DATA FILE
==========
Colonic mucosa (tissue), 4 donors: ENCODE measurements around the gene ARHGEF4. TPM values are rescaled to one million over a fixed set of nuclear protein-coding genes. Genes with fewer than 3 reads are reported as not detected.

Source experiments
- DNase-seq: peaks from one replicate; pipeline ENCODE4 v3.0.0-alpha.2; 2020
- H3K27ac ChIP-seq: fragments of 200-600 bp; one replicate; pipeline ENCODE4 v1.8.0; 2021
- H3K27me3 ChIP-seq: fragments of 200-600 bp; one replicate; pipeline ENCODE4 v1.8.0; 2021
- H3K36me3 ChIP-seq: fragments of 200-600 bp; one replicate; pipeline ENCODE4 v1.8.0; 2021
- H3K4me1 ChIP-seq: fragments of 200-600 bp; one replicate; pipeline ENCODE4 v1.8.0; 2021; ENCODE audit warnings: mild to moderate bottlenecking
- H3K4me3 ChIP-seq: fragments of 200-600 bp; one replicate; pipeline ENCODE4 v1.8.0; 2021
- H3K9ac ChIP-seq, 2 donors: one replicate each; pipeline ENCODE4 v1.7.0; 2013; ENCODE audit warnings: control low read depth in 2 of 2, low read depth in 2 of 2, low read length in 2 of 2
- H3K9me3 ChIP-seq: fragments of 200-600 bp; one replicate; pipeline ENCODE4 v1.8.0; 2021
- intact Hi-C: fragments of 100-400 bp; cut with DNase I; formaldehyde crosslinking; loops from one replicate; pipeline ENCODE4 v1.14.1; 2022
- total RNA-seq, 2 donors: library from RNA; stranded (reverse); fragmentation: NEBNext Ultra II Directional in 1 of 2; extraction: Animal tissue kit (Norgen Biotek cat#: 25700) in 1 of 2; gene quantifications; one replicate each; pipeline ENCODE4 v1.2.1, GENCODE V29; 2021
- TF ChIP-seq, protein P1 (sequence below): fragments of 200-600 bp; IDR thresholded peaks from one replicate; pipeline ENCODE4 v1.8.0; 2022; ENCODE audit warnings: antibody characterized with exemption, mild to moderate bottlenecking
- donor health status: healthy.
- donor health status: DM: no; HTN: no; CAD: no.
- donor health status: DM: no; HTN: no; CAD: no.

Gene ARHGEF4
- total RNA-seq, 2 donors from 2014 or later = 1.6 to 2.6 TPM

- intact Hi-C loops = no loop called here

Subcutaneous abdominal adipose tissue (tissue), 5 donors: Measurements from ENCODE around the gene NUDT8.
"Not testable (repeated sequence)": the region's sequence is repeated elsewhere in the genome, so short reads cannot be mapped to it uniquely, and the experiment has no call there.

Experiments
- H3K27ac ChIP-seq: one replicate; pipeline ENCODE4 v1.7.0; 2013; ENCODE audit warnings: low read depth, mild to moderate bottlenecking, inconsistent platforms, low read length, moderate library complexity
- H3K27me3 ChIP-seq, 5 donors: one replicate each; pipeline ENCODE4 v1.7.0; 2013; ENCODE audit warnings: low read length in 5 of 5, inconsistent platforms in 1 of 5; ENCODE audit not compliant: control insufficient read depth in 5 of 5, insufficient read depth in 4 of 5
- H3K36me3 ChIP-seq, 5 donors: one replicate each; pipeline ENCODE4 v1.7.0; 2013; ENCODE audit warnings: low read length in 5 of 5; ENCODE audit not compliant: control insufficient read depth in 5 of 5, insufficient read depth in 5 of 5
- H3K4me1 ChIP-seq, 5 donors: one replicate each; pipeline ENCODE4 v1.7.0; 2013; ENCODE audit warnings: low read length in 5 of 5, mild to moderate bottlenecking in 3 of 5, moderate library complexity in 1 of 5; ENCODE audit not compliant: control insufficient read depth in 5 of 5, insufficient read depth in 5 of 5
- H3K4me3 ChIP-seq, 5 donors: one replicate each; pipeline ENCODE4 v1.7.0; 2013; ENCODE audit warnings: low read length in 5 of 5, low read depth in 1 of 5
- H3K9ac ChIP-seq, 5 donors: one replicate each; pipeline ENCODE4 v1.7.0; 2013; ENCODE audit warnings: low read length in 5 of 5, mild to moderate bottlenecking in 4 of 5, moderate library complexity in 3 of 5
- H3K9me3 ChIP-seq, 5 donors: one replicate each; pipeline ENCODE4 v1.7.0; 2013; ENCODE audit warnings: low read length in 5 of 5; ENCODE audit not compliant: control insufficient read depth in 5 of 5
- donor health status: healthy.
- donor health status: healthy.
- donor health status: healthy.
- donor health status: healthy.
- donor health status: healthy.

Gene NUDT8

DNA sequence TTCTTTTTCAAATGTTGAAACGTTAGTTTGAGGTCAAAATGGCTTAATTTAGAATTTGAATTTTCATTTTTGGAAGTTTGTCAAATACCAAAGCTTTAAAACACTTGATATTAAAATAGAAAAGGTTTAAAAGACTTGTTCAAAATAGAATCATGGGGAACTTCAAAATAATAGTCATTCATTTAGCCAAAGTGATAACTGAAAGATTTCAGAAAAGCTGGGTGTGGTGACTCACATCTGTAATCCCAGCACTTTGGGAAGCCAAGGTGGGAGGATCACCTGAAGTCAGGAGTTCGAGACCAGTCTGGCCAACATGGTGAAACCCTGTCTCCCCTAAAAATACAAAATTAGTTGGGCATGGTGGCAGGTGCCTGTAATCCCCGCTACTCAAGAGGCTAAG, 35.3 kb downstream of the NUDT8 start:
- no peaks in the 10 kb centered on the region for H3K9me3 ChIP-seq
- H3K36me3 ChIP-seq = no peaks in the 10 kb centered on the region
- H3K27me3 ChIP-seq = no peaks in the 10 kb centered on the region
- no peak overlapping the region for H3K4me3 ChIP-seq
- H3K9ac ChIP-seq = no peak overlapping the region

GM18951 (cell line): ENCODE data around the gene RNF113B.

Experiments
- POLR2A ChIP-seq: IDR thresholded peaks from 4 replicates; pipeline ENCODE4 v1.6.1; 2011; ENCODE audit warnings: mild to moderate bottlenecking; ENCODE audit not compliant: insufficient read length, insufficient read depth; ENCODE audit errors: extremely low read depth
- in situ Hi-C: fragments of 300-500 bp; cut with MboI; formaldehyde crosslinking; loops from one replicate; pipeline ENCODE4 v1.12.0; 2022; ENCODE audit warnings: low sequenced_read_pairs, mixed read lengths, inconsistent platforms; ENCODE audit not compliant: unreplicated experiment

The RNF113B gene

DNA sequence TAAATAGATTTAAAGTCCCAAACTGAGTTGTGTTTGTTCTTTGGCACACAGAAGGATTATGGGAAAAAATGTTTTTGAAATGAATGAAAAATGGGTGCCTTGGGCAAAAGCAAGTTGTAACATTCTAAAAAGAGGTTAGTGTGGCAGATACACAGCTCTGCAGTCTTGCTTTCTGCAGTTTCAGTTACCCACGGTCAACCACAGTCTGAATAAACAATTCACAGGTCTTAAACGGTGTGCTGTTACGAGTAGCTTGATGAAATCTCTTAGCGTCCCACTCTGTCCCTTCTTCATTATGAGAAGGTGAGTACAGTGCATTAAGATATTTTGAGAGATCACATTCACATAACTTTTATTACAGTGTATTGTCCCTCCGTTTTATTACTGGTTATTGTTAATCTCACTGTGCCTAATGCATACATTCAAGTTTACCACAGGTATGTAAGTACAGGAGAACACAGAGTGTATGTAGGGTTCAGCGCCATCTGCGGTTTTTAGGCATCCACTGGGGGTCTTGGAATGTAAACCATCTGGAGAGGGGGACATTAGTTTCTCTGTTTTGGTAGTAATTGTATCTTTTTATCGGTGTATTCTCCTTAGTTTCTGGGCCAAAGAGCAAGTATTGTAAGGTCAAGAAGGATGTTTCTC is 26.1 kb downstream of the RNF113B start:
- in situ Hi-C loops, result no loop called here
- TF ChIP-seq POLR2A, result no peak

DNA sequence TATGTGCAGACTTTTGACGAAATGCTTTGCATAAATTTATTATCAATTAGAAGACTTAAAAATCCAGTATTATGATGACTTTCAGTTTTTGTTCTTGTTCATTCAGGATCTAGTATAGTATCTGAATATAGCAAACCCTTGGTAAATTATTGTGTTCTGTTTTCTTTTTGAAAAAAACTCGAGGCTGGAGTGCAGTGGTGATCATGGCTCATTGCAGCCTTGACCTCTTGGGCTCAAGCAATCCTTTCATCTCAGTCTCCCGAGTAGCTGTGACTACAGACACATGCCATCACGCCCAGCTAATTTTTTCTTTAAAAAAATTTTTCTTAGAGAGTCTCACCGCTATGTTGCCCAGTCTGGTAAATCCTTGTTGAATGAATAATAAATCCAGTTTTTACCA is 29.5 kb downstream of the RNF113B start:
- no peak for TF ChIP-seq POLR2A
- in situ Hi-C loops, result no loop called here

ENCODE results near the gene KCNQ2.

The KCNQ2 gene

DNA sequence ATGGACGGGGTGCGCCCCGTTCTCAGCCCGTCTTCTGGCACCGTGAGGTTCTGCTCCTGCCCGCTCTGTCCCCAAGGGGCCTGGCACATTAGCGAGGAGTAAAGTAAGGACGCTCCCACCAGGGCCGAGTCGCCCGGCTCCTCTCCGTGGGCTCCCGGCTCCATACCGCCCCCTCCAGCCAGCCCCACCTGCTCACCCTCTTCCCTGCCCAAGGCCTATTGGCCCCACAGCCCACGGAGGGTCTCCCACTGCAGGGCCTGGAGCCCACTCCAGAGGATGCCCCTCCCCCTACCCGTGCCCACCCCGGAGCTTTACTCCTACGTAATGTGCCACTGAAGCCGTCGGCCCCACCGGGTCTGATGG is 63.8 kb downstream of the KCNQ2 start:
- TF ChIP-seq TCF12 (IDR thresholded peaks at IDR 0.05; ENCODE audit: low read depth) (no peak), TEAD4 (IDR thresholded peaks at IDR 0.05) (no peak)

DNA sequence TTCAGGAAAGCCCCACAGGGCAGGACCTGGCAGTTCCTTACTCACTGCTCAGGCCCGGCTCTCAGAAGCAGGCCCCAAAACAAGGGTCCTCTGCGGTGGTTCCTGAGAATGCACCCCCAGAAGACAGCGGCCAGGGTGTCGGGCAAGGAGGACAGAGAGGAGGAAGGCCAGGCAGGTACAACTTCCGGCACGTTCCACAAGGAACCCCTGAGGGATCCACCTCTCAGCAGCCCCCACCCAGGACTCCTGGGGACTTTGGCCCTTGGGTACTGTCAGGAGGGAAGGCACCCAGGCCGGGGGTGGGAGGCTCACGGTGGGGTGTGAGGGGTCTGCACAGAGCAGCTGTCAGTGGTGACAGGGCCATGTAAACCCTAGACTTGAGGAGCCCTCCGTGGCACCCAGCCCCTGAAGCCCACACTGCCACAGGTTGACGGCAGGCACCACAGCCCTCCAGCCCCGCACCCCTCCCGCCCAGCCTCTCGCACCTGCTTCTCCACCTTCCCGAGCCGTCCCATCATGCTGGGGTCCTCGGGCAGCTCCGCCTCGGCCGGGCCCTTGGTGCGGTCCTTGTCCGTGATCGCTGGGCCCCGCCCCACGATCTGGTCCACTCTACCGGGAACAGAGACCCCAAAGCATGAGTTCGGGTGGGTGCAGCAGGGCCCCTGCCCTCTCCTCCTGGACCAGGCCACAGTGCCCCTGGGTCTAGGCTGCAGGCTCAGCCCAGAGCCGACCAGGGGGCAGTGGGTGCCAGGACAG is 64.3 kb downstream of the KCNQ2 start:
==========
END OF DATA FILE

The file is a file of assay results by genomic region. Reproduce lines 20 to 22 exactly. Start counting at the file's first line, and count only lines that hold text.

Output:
Subcutaneous abdominal adipose tissue (tissue), 5 donors: Measurements from ENCODE around the gene NUDT8.
"Not testable (repeated sequence)": the region's sequence is repeated elsewhere in the genome, so short reads cannot be mapped to it uniquely, and the experiment has no call there.

Experiments